The Obama administration is reviewing the government procurement process to better position innovative startup companies to compete for technology contracts, said Vivek Kundra, the federal chief information officer, on Tuesday.
Kundra made the announcement at a business conference in Washington hosted by the Mid-Atlantic Venture Association, which represents professionals from private equity and venture capital firms that together manage more than $100 billion in capital.
"We're looking at the procurement process to make sure we're able to tap into some of the best ideas. We cannot continue to spend billions of dollars on IT projects that haven't produced the dividends we've been looking for," Kundra said in his speech. "The federal government can lead when it comes to innovation."
Government officials are "very early" in the process of improving the procurement system to bring in promising VC-backed technologies, Kundra told Nextgov after his speech.
The sticking point is finding a balance between the risk of zero return on investment and the potential for obtaining an innovation that transforms society, such as the Internet.
There is precedent for such experimental research and development. The Web actually grew out of the Defense Advanced Research Projects Agency, the research-and-development arm of the Defense Department. And there are several government-funded venture capital firms, including In-Q-Tel, a nonprofit sponsored by the CIA that invests agency funds in promising early-stage companies.
The administration has made no secret about its ambition to lead industry in terms of R&D spending and achievements. President Obama has committed to spend 3 percent of the gross domestic product on research-and-development activities, Kundra told the entrepreneurs on Tuesday.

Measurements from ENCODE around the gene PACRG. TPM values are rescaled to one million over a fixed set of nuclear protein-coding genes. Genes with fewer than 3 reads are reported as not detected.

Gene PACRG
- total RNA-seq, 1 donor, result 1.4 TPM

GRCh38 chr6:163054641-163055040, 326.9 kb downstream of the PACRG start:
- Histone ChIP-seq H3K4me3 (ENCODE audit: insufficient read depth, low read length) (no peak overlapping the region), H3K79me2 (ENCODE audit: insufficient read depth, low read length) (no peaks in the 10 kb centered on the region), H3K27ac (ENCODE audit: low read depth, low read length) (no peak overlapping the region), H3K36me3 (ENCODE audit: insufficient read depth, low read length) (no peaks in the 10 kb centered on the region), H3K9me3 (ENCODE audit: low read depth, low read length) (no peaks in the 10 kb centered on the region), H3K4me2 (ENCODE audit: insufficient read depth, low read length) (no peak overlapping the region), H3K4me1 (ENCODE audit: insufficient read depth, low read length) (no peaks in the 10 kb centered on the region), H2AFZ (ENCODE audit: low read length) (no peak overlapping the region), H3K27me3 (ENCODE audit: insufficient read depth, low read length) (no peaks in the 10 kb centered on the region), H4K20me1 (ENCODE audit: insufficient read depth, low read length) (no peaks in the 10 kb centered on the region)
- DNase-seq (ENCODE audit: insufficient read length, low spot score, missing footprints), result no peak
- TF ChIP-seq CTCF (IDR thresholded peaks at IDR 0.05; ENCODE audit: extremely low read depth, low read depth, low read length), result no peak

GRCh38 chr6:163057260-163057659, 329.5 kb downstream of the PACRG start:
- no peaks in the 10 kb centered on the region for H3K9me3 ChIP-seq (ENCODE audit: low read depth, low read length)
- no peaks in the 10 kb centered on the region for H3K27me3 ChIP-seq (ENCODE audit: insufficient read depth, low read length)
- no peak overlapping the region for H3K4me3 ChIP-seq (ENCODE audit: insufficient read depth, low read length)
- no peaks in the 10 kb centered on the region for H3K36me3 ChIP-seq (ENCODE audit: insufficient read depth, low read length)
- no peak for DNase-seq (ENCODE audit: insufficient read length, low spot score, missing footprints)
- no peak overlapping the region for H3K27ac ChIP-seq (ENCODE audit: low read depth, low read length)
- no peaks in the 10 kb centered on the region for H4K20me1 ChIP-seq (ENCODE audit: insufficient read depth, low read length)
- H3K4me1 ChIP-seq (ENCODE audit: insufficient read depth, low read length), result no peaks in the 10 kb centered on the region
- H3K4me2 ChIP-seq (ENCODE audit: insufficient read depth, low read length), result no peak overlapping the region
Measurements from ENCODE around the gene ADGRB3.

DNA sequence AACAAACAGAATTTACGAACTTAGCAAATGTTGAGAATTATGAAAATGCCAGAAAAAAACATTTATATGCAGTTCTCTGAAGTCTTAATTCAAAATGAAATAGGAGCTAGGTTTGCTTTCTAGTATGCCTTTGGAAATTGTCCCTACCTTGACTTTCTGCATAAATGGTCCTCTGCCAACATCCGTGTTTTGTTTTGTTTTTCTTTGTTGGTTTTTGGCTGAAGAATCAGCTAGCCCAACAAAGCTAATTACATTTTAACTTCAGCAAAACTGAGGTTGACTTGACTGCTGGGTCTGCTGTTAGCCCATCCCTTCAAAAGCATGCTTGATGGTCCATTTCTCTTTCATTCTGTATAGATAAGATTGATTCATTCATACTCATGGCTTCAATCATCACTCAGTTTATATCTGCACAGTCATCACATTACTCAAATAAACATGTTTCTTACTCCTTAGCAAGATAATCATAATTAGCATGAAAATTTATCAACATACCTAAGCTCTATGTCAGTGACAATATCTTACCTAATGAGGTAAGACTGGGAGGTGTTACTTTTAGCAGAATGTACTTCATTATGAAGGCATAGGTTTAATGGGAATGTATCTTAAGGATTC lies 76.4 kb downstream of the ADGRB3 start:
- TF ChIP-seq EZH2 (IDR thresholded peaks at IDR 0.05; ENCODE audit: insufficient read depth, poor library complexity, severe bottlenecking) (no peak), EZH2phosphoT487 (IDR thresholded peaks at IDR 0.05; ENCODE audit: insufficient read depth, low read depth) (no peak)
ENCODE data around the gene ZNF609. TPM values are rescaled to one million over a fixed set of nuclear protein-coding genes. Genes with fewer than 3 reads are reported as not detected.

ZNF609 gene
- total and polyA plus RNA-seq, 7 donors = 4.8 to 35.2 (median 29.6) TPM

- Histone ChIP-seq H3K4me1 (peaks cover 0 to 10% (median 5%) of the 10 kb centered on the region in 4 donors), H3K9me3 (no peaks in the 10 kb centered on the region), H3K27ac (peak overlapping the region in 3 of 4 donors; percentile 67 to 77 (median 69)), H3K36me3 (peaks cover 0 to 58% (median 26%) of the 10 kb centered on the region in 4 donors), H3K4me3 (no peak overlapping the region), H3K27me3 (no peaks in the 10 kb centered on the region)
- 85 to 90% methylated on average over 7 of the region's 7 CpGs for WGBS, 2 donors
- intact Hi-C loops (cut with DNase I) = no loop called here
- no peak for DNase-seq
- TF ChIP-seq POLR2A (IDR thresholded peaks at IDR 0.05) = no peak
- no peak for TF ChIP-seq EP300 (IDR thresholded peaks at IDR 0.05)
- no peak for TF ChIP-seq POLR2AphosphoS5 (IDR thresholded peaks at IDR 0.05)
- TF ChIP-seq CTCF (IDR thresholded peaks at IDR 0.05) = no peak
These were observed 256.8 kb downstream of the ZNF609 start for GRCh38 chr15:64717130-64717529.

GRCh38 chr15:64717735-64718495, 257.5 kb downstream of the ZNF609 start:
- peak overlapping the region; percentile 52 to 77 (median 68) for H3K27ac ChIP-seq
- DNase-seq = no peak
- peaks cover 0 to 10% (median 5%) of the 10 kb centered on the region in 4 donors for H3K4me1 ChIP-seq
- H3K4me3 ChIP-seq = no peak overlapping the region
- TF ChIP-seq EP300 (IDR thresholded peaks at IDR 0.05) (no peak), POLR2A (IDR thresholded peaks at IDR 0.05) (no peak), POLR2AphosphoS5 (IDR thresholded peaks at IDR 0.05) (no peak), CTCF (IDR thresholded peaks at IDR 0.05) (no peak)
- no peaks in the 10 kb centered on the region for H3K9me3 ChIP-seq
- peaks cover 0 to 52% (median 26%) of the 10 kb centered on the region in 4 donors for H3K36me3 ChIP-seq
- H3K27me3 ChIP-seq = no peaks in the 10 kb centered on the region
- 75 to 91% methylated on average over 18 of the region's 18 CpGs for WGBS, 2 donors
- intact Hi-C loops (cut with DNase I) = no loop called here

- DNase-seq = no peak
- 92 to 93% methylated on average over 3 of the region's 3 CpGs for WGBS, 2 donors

One of the largest historical investments in R&D comes at a time of extreme fiscal restraint, he added, noting the significance of the expenditure.
But contracting with private equity firms and startups presents unique challenges, Kundra told Nextgov. "Given the high failure rate of technology projects" from emerging companies, "the promise of technologies is [sometimes] oversold."
Another stumbling block involves incentives for startups. The newly launched data.gov could circumvent that challenge by giving entrepreneurs a chance to prove their worth, before the government commits money, he said. The site aims to provide the public with access to raw federal data that they can download and repackage.
"Within the coming months you're going to see hundreds of thousands of feeds" added to data.gov, Kundra said during his speech.
Kundra likened releasing taxpayer-funded, government data to offering "government, as a platform," citing Apple Inc., as an example. Apple created a platform that encouraged the innovation of software applications for its iPhone equipment; in the same vein, the administration is creating a platform to encourage innovation in government operations, "rather than trying to solve everything internally," he said.
Former federal officials also broached ideas during the same session for involving private investors and venture capitalists in government services.
"What Vivek is talking about is, if a [private equity] firm had a cloud computing solution, then you've got somebody to go to and you could make a pitch for that," said former Federal Communications Commission Chairman Reed Hundt. He now works as a senior adviser on information industries to consulting firm McKinsey & Co. and serves on the board of Intel Corp. and high-technology startups.
"We don't know if it will work yet, but the point is, that is what the president wants," Hundt said.
Kundra also stressed the opportunity for investment in health information technology since the government has allocated $19 billion through the stimulus package to boost adoption of electronic health records.
Former Health and Human Services Secretary Tommy G. Thompson, now a partner at law firm Akin Gump Strauss Hauer & Feld LLP, said health IT is a market that is in desperate need of agreement on standards among all stakeholders.
"There is no reason the standards shouldn't have been passed four years ago. That was a failure of my department, my former department, of not getting those standards out. The reason is you can't get consensus on standards," he said.